Section Styles Not Working in Word Doc

I have finished compiling a manuscript in Scrivener. I intend to layout the actual book with Affinity Publisher (AP). I need to use an MSWord .docx file to import the text into AP.

I created the document in Scrivener using a handful of Section Styles that I need to work with when I get the doc in to AP.

The first-problem I have encountered is that the Section Styles don’t appear to be compiling into the Word file.

I looked at the Word file, and I see that the Section Styles are listed, but they don’t seem to be working. If I try to modify a Style in Word, nothing happens to the text that uses that style.

The ultimate problem I seem to be having is that the Styles are not importing into AP at all, and it does appear I am going to have to work with those styles some to get the book design to look right.

I realize that both of these programs (Word and AP) are outside the immediate purview of L&L, but on the off chance that somebody else has seen this issue, I figured it couldn’t hurt to ask here.

Thanks,

–PS

Have you also tried exporting your files ?

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Perhaps you could also have a look and see what other formats you could compile to, and try those. (?)

Well, that’s an interesting idea and one I can experiment with. I gather, though, that would mean exporting every chapter separately, and I’ve got 95 of the suckers…

I tried it with a pair of chapters, and then placed one of them in AP:

… which oddly presents its own unique dilemma: text I have formatted in Helvetica comes out looking ‘redacted’ (funny, because ‘redactions’ is part of this story). Not sure what’s up with that.

The good news is that when I place the exported test file into Publisher, it does appear that the Section Styles are working: when I change a font within a style, it changes in the document.

The question is whether making that change in one imported file will make the change to ALL of the imported files once they’ve placed into the document. I’ll have to experiment with that later today.

Also, I just found / added the font want to use to my system, so I guess the next thing I will have to do is go back to the Scrivener doc and see if I can make a universal font change. I don’t anticipate too much trouble with that.

This project is something I work on in the late day/early evenings, so I’ll know more later in the day. In the meantime this appears to have been quite helpful. Thank you.

–P

Yeah, I would not consider export to be a valid workaround in most any scenario, as the compiler does a whole lot more for you than just making one document out of many.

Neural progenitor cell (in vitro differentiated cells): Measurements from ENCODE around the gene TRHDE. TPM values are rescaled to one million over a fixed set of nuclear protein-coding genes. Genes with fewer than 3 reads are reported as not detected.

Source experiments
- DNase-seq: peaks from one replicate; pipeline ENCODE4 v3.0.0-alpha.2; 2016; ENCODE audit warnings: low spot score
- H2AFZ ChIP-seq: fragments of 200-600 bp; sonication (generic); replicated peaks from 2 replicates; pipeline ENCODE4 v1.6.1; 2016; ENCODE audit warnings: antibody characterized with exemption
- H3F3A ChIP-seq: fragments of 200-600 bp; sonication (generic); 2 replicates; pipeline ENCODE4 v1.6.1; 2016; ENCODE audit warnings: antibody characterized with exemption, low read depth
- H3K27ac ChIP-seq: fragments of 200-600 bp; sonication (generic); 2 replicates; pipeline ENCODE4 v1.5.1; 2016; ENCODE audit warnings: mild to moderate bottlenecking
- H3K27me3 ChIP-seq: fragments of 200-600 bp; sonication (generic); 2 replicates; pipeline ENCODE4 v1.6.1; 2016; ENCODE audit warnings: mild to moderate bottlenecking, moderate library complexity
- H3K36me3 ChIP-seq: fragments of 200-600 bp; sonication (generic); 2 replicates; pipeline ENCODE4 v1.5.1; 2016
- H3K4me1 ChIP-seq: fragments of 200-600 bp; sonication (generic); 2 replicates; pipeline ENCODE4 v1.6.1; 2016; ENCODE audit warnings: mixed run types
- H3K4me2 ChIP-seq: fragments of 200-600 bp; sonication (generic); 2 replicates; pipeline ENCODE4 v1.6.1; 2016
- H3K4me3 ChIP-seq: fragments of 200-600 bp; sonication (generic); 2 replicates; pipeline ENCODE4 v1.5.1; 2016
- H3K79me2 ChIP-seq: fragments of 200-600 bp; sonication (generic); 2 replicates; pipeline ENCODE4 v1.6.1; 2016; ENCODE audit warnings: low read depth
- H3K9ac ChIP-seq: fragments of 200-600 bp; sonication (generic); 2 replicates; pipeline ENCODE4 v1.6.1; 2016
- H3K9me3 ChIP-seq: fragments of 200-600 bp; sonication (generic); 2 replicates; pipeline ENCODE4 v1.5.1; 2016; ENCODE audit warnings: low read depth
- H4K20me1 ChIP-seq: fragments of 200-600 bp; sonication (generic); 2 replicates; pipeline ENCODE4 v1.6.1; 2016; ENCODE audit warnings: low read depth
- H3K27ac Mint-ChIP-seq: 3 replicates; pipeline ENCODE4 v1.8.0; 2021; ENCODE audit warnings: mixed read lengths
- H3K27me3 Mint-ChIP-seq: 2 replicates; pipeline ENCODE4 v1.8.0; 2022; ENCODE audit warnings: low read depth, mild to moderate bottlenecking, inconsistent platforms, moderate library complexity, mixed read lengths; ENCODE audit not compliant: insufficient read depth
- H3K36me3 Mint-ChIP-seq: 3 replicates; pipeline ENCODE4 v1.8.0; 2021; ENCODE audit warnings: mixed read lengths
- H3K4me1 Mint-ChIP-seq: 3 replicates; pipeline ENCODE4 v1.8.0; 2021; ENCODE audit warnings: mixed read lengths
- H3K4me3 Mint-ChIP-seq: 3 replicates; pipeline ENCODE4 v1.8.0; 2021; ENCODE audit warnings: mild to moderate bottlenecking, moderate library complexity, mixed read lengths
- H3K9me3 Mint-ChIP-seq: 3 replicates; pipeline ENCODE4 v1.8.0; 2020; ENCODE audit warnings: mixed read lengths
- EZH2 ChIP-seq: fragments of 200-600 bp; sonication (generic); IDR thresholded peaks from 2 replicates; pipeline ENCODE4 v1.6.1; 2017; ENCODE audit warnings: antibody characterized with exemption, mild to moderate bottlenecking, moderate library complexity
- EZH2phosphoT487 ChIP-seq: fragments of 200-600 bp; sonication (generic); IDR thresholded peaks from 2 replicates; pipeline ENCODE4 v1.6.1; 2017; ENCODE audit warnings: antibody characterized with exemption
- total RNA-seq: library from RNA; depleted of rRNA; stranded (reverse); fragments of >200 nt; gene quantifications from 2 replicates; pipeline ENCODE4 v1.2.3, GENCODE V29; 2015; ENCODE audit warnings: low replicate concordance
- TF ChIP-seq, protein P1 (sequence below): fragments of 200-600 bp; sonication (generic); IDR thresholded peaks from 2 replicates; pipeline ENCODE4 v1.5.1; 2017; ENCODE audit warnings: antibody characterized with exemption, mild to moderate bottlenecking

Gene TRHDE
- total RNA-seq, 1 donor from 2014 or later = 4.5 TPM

At any rate, yes: styled text, both of paragraph and character nature, should be in the compiled RTF, DOCX or ODT file. The only reason they should not, is if you edit your compile format, and click the gear button in the Styles compile format pane and disable Include styles information in exported file. That’s something you would have to very deliberately do, as it is on by default for obvious reasons.

stylesheet_compile_test.zip (144.2 KB)

In the provided sample project you will find a variety of tests being performed here:

  • There is a block quote in “scene a”, to test paragraph styles coming from the editor.
  • There is an emphasis style, modified to enhance its visibility, in the first paragraph, to test character styles. Nothing else is styled in the content.
  • The compile Format has been set up to apply Body paragraph style (defined in the format itself) to all content, via the Section Layout in use for text items.
  • It also sets up two heading styles and assigns them to the titles in the two Section Layouts we are using.

When I open this ODT file in LibreOffice, I see styles assigned to everything in the document and a proper two-level heading outline. The two styles coming from the project (block quote and emphasis) are passed through, and the three styles defined in the compile settings are working too.

So in other words, we’re going to need more reproduction detail in order to see what you’re referring to—and it’s also worth compiling that project yourself and seeing if it works any better.

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Given the fact that exporting the files rather than compiling them showed that Affinity Publisher (which I personally never even tried) supports the styles, I’d say that this above is most likely the reason they weren’t showing up in the previous attempt.